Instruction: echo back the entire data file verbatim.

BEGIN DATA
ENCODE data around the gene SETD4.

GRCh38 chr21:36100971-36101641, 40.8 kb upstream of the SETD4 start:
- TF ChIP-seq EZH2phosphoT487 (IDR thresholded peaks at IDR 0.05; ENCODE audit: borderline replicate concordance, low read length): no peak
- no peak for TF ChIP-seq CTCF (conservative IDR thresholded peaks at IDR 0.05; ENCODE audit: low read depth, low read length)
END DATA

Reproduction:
ENCODE data around the gene SETD4.

GRCh38 chr21:36100971-36101641, 40.8 kb upstream of the SETD4 start:
- TF ChIP-seq EZH2phosphoT487 (IDR thresholded peaks at IDR 0.05; ENCODE audit: borderline replicate concordance, low read length): no peak
- no peak for TF ChIP-seq CTCF (conservative IDR thresholded peaks at IDR 0.05; ENCODE audit: low read depth, low read length)